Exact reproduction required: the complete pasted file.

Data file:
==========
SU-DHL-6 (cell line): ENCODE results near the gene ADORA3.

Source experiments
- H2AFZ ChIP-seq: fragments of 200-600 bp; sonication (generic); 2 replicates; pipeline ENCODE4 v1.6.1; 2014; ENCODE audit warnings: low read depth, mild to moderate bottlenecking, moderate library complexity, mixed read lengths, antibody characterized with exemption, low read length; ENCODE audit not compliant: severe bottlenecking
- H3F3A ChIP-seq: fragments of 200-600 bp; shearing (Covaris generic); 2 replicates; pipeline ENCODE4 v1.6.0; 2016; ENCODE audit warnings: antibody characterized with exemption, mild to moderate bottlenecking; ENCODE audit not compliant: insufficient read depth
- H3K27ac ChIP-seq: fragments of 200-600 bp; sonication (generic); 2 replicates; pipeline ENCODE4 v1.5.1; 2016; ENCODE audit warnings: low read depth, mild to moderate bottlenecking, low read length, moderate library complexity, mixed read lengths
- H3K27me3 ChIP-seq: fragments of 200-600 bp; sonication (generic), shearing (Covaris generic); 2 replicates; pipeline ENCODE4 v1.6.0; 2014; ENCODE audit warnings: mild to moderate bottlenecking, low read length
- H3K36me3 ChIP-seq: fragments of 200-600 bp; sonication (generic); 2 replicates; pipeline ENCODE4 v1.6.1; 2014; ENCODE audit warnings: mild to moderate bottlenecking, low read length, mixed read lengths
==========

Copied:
SU-DHL-6 (cell line): ENCODE results near the gene ADORA3.

Source experiments
- H2AFZ ChIP-seq: fragments of 200-600 bp; sonication (generic); 2 replicates; pipeline ENCODE4 v1.6.1; 2014; ENCODE audit warnings: low read depth, mild to moderate bottlenecking, moderate library complexity, mixed read lengths, antibody characterized with exemption, low read length; ENCODE audit not compliant: severe bottlenecking
- H3F3A ChIP-seq: fragments of 200-600 bp; shearing (Covaris generic); 2 replicates; pipeline ENCODE4 v1.6.0; 2016; ENCODE audit warnings: antibody characterized with exemption, mild to moderate bottlenecking; ENCODE audit not compliant: insufficient read depth
- H3K27ac ChIP-seq: fragments of 200-600 bp; sonication (generic); 2 replicates; pipeline ENCODE4 v1.5.1; 2016; ENCODE audit warnings: low read depth, mild to moderate bottlenecking, low read length, moderate library complexity, mixed read lengths
- H3K27me3 ChIP-seq: fragments of 200-600 bp; sonication (generic), shearing (Covaris generic); 2 replicates; pipeline ENCODE4 v1.6.0; 2014; ENCODE audit warnings: mild to moderate bottlenecking, low read length
- H3K36me3 ChIP-seq: fragments of 200-600 bp; sonication (generic); 2 replicates; pipeline ENCODE4 v1.6.1; 2014; ENCODE audit warnings: mild to moderate bottlenecking, low read length, mixed read lengths